February 21, 2015

Chinese New Year - An Introduction

There's probably nothing about Chinese culture I get more questions about than Chinese New Year. Since it's such a big thing, TV news worldwide report about it every year, and then I always get all sorts of questions from my friends about it. The Lunar New Year is the most important event in Chinese culture and in several Asian countries. It's something like our Christmas, with family get-togethers. Given the amount of Chinese from the countryside who moved to the cities in these last two decades, China experiences at this time the biggest yearly human migration in the world, with hundreds of millions of people traveling home for the occasion and with public transport collapsing almost every year. Once, a friend who owns several factories in China told me an interesting story that can make you understand just how important these festivities are for Chinese people. Some factory workers opt to leave some days before the official holidays (which last for 10 days in mainland China), even if this means having to quit their job, since they can't get any holidays other than the public ones. After the Chinese New Year, around a month later, they come back to the city and ask for a job at the same factory again. It doesn't matter to them that when they submit a new application they start with the lowest salary, even if before quitting their salary was higher. To them it's all worth it.

Something my friends love to ask about is the Chinese zodiac, and all this thing about the year of the dragon, the monkey, the snake... The legend says the Emperor announced from then forward 12 animals would represent each of the following 12 years, and like this for the rest of the days. The 12 animals who arrived at the meeting point first, would be the chosen ones. The cat and the rat were travelling on top of the ox and were ahead of all the rest. But by the time they almost arrived to their destination, the rat pushed the cat to the river, jumped from the ox and run to meeting point. That's why cats hate rats and why the rat is the first animal of the Chinese zodiac. I think there's a story for every of the animals, like why the Dragon being so big and fast didn't make it the first. Anyway, the final order was this: rat, ox, tiger, rabbit, dragon, snake, horse, goat, monkey, rooster, dog and pig. It is believed that babies adopt the qualities of the animal of the year in which they are born, and that's why there's always a baby-boom in Chinese societies in year of the Dragon, because it's the best of them all. I think after the Dragon, the Tiger and the Horse are the most desirable ones. May I poon out that the hubby and I are tigers and Liam is a horse :D The Goat is one of the least desirable zodiacs, which is why a massive amount of C-sections where scheduled for before the end of the Horse year. Crazy!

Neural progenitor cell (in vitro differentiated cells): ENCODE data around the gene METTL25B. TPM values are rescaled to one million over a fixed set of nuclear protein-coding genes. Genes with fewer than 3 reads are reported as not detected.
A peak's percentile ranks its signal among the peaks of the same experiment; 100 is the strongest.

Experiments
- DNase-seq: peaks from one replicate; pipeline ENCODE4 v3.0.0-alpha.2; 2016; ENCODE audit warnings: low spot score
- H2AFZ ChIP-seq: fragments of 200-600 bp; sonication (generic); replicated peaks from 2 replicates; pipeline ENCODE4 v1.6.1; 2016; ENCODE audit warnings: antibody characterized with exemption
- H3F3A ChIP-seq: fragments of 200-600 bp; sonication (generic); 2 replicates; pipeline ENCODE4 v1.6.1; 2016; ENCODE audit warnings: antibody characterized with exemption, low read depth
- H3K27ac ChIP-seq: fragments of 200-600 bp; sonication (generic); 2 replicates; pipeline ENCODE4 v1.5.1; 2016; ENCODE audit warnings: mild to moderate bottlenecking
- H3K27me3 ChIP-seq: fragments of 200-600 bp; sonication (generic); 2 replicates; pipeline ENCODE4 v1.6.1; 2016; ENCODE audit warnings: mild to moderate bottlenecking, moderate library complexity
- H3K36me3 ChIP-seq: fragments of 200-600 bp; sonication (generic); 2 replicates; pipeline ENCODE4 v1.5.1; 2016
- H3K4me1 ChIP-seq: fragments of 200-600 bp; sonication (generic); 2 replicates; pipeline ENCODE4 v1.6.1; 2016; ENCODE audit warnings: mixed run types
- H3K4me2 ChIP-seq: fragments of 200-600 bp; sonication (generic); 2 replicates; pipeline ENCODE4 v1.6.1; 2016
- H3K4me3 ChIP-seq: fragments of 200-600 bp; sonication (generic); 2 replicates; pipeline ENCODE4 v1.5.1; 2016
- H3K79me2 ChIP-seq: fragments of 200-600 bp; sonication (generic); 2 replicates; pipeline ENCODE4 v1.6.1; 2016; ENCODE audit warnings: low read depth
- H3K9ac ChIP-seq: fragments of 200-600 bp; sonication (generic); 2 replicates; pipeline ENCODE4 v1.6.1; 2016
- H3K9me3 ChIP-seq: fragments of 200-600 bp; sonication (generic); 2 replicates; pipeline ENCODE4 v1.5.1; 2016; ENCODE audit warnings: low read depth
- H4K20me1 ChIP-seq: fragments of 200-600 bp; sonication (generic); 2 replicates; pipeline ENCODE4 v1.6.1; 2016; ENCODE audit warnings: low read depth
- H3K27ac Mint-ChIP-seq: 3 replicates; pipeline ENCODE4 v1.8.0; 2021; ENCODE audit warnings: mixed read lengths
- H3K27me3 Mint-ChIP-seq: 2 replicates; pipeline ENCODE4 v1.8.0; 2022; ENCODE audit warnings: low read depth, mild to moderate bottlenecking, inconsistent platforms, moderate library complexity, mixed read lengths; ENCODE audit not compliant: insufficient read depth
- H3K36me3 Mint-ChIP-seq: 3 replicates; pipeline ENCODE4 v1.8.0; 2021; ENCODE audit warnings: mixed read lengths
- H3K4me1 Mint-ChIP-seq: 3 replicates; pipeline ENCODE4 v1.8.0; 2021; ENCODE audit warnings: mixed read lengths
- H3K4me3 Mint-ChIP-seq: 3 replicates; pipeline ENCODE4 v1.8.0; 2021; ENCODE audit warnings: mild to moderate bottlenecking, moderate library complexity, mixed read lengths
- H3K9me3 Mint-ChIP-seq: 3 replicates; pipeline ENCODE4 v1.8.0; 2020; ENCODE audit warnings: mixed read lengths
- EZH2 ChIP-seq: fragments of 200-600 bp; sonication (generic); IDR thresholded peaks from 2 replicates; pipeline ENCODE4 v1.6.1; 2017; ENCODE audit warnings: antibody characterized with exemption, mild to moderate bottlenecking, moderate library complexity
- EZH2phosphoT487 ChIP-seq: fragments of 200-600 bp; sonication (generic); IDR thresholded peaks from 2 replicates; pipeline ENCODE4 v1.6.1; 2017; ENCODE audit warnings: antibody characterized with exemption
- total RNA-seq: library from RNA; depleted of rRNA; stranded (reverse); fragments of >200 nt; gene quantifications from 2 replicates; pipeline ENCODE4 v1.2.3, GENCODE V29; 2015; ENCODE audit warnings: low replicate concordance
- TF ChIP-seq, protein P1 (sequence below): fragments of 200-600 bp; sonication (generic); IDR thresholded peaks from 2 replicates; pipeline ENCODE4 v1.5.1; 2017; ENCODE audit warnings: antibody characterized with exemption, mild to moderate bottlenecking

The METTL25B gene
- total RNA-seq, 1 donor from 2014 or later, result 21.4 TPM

A common misunderstanding is regarding New Year's Eve. My western friends ask me what I'll be doing for Chinese New Year's Eve, as if it were just like the night of December 31st in Europe, dancing all night long in a club with some friends. The last day of the Chinese year is nothing like that! That evening it's a tradition to go to the flower market, a pop-up market that lasts for the last three days of the year, with flower stands as well as toys and all kind of accessories. All things related to the animal of the new year are always a big hit, understandably. As for the flowers, I think more flowers are sold these days than during the rest of the year altogether, as it is a tradition to decorate the house with flowers for the festive season.

Also, it's common to write fai chun, or greeting messages, in red paper to hang on the door or windows for good luck. This is me in 2011 writing some!

The last dinner of the year and the first meal of the new year are important ones, and as such should be eaten at home. The rest of the first and second day of the year is dedicated to family gatherings, but not the third day, which is believed to be a day in prone to arguments. In these family gatherings, people play mah-jong, and get and receive red packets or laisee. Red packets are small red envelopes with money inside that are given by the older generations to the younger ones. Couples who married also need to give laisee to their single friends and relatives. Kids, and specially babies celebrating their Chinese New Year for the first time, get LOTS of red packets. It's customary to wish people good luck when giving and receiving laisee, by saying 4 character greetings, which are actually the same ones we write in the fai chun. They can cover lots of topics: health, wealth, beauty, family, business... I love to learn new ones :)

The truth is I could write a whole blog on the Chinese New Year festivities, there's just so much to it! Hopefully you found these ramblings interesting :)

1 comment:

  1. The first picture is so pretty :) You 3 look like a happy family :)



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